Cline again shows whose side he isn’t on

Congressman Cline’s first impulse is always to side with employers over employees. This tendency has led him to be a longtime hater of labor unions, among other protections for workers.

In a recent series of Facebook posts, Cline again revealed his contempt for everyday working people– suggesting that temporary unemployment payments make them too lazy to take any undesirable low-wage jobs on offer.

On June 15, Cline wrote:

As the economy rebounds from the pandemic, businesses are struggling to hire employees as a result of extended unemployment benefits from the Federal government. With 9.3 million open jobs in America, it’s time to get government out of the way and truly kickstart a long-term recovery.

And on June 24, he insisted:

The restaurant industry struggled to stay afloat during the pandemic because of government-mandated lockdowns, and now they’re struggling to keep their doors open because they can’t hire enough employees. This is the danger of extended Federal benefits.

On June 28, he linked to an article in The Wall Street Journal and claimed:

States that have discontinued enhanced federal unemployment benefits are seeing folks reentering the workforce at higher rates than states continuing them. I urge Governor Northam to help folks get back to work by opting the Commonwealth out of extended federal benefits.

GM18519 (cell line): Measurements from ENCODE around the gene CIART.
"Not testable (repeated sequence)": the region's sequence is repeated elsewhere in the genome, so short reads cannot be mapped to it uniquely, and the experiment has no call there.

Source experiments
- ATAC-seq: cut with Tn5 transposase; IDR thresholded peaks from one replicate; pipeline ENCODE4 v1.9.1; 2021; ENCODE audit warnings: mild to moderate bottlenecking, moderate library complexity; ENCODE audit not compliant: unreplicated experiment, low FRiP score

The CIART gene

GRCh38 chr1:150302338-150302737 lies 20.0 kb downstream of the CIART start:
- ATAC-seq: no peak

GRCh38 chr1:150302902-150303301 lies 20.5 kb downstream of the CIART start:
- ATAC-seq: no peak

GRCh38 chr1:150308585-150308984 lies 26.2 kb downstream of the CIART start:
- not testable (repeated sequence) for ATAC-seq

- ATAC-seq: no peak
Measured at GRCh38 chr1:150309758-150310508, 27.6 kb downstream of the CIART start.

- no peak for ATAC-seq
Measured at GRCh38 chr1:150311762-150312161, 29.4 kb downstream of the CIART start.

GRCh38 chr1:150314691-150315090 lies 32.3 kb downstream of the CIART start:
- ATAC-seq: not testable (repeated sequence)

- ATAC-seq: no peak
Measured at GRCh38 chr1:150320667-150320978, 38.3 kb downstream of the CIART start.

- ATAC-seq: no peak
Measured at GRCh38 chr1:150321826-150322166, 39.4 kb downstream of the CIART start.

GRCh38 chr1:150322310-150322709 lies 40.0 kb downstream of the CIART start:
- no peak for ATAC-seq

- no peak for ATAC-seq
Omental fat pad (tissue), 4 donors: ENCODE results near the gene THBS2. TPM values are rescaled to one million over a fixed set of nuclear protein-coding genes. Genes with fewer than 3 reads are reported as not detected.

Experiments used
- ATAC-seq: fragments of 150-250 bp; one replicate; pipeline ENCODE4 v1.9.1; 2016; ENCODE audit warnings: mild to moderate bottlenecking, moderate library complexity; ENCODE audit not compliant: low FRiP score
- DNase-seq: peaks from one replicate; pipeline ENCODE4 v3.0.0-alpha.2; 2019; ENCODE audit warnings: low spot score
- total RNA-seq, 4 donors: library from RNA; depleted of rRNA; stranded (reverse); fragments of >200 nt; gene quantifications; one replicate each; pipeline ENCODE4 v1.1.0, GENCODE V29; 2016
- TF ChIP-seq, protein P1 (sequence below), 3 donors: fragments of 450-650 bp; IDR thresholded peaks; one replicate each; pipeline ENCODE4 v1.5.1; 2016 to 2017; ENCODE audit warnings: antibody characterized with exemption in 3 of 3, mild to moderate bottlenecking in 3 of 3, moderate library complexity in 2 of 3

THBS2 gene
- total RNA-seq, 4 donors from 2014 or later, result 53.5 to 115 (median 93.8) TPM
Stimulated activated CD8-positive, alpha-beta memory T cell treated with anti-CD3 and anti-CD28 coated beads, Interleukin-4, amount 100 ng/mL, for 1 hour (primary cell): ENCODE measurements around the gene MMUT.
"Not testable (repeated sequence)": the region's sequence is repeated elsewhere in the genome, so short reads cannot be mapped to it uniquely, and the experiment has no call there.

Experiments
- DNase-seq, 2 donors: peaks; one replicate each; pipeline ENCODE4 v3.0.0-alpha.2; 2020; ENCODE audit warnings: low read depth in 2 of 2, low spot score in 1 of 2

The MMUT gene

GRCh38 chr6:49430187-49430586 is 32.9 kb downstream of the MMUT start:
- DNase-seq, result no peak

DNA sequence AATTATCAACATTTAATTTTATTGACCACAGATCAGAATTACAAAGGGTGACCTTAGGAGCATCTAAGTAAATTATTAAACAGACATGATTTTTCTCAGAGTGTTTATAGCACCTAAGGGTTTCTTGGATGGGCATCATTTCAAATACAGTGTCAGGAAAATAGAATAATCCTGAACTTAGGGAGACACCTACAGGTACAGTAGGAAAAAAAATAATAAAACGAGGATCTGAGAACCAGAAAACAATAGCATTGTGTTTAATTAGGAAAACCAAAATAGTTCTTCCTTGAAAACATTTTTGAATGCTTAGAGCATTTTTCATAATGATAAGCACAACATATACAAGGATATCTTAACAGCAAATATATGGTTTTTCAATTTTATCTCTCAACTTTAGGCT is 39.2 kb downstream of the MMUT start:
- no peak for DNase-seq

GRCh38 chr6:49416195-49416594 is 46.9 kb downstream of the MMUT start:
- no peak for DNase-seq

In fact the Journal article said no such thing. The New York Times reported:

Work-force development officials [in Missouri] said they had seen virtually no uptick in applicants since the governor’s announcement, which ended a $300 weekly supplement to other benefits. And the online job site Indeed found that in states that have abandoned the federal benefits, clicks on job postings were below the national average.

So what produced the big increase in payrolls in June? It turns out to be something completely predictable that Cline has been loath to mention: higher wages.

President Biden grasps what Ben Cline misses: that carrots work better than sticks when it comes to creating an economy that works for workers.

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